Beatles History, Emotional Restauranteurs And More At Durham's Full Frame Documentary Festival
Years ago, the city of Durham, N.C. playfully adopted the nickname “Realitywood” after successfully hosting the annual Full Frame Documentary Film Festival. The moniker has since faded, but Durham hasn’t stopped serving as a destination spot for doc seekers who flood the sleepy tobacco town each spring in search of the finest stories being told by top-notch documentary filmmakers.
This year’s fest, held April 4-7 in downtown Durham, was characterized by a tribute to the filmography of Oscar winner Jessica Yu (Last Call at the Oasis, The Living Museum), as well as a fascinating sidebar of programming dedicated to “Stories about Stories.” It was in that program that I finally was able to catch up with writer-director Anna Broinowski’s fascinating 2007 effort Forbidden Lie$, about the quest to verify the story of a Middle Eastern honor killing that might not have actually happened.
Gems like Lie$ bring audiences back to Full Frame year after year, and this season, the festival’s coveted Audience Award went to A Will for the Woods. Co-directed by Amy Browne, Jeremy Kaplan, Tony Hale and Brian Wilson, the film explores something known as the green burial movement by focusing on one man’s quest for a final resting place that will do no harm to the earth. In addition to claiming the Audience Award, this doc also took home a prize named after the Nicholas School Environmental Award, which – according to officials – regularly honors “the film that best depicts the conflict between our drive to improve living standards through development and modernization, and the imperative to preserve both the natural environment that sustains us and the heritages that define us.”
As is often the case, the two best films I took a chance on at this year’s Full Frame festival didn’t take home prizes at Sunday’s awards ceremony, though they absolutely should be sought out as they secure distribution later this year.
The best film I caught this year was Joseph Levy’s inspirational restaurant documentary Spinning Plates. By focusing on three vastly different eateries in three corners of our country, Levy explores why certain people are drawn into the restaurant business … and the unique challenges they face once immersed in the act of serving us food. But each of the three narratives packed unexpected dramatic hooks, and the conclusions of Spinning Plates had many in the Durham audience choking back sobs.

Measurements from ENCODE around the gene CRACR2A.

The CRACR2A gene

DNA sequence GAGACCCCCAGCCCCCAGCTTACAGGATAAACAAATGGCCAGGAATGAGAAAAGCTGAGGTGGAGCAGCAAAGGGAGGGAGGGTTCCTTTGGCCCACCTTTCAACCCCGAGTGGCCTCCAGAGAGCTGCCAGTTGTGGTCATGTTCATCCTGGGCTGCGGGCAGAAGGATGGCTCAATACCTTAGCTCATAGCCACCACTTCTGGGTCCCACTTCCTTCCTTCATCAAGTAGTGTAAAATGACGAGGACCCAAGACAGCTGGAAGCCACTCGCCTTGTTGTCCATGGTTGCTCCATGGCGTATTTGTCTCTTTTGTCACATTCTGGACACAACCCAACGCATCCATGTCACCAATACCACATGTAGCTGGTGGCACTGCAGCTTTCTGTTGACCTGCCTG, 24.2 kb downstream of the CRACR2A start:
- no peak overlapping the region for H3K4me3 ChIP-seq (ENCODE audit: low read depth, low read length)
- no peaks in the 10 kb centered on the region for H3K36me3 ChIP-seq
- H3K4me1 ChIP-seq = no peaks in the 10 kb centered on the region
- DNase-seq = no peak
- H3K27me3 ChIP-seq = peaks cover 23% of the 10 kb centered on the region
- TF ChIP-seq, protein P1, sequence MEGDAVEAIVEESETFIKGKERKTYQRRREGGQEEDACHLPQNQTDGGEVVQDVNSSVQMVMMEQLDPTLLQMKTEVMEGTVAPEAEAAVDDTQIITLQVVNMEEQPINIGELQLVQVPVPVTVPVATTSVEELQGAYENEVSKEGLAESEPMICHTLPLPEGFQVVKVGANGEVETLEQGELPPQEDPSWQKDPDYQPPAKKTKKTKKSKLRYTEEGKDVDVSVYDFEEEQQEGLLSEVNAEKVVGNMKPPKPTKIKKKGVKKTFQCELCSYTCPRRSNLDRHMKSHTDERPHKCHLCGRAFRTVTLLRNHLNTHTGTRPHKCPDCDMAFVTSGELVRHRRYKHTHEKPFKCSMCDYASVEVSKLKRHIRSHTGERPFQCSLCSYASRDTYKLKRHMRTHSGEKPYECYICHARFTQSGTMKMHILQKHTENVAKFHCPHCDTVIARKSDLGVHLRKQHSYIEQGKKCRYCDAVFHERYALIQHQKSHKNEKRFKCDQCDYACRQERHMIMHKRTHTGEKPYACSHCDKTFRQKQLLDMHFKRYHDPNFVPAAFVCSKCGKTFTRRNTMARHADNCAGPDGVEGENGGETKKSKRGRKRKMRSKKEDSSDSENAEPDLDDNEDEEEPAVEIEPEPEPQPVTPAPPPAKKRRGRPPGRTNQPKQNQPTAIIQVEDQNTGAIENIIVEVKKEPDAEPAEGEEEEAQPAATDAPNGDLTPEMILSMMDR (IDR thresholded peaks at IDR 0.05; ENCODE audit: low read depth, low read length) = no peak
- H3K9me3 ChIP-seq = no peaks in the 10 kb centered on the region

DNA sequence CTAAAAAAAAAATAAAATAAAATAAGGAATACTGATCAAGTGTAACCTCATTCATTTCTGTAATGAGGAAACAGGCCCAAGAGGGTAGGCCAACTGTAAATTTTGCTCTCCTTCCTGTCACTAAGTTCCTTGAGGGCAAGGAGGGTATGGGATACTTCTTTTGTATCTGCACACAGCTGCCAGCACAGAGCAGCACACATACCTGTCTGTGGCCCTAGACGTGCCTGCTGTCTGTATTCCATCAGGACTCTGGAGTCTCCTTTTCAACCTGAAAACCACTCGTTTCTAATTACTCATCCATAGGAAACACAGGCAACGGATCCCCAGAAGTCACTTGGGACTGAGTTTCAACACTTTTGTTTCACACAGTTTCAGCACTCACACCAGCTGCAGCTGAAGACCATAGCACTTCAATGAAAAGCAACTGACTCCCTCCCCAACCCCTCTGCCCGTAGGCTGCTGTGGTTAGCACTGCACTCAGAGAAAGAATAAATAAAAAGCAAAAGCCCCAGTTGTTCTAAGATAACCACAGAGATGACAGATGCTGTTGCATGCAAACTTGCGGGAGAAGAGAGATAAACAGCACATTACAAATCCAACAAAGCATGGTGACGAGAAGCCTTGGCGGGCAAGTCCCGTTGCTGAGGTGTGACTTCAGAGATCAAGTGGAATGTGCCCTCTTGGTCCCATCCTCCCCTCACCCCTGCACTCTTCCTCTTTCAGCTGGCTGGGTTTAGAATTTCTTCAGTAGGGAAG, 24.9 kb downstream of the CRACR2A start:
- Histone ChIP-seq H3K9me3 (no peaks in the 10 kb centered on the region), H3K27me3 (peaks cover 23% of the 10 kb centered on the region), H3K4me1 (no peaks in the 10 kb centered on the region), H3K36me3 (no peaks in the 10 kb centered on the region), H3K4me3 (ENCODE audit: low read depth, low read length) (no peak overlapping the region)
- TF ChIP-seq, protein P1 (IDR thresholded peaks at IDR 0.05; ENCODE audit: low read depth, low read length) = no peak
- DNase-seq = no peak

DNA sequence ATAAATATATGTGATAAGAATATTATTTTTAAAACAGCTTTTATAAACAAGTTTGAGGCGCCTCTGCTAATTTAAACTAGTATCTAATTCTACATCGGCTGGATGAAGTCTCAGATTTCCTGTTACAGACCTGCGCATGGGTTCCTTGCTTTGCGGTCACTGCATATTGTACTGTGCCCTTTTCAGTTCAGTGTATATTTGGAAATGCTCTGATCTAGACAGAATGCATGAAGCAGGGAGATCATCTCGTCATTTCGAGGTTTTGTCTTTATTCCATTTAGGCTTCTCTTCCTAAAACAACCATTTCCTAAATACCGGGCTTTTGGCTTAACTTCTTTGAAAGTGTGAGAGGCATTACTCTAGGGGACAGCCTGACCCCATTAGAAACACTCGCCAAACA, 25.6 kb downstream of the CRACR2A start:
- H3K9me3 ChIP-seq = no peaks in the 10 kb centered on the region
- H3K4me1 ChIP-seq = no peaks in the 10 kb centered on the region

Good Ol’ Freda was less of an emotional ride, but remains a treasure for die-hard Beatles fanatics. Freda Kelly was (and remains) a dedicated Beatles enthusiast who traces her earliest memories of the Fab Four back to their days entertaining lunch crowds in the Cavern. Right before the Beatles hit it big, Kelly accepted a position as president of the band’s official fan club … then held on tight as the next 11 years became a whirlwind ride of massive successes tied to the Beatles’ remarkable career.
Director Ryan White catches Kelly at a moment where the notoriously shy and private woman finally is ready to share her personal story. (In a post-screening Q-and-A, White says that Kelly’s own daughter admitted that 95% of what’s told on screen in the movie was unknown even to her.) But instead of being a gossipy tell-all – Freda’s far too classy for that – this doc is just a spectacular account from inside the Beatles’ camp. And with four official songs licensed for use by Kelly’s old “bosses,” Freda also ends up being a rollicking good time at the theater.
Those films lost out on this year’s Full Frame Grand Jury Award to American Promise, Joe Brewster and Michele Stephenson’s stirring doc that traces the lives of two teenaged African-American boys who start as childhood friends and watch their paths diverge due to social circumstances.
“We chose this film – which spans twelve years in the lives of two African-American families – for the elegance and honesty with which filmmakers Joe Brewster and Michèle Stephenson tell the story of their son Idris and his best friend Seun growing up in Brooklyn. This epic cinema-verite film is at once a revealing and affecting depiction of the contemporary black male experience and a deeply personal and beautifully observed portrait of a family,” said jurors Greg Barker, Nina Davenport and Tia Lessin in a statement.
Documentary film fans should put these titles on their radars, and book a trip to Durham for next year’s Full Frame festival. For lovers of “Realitywood,” it’s an event not to be missed.
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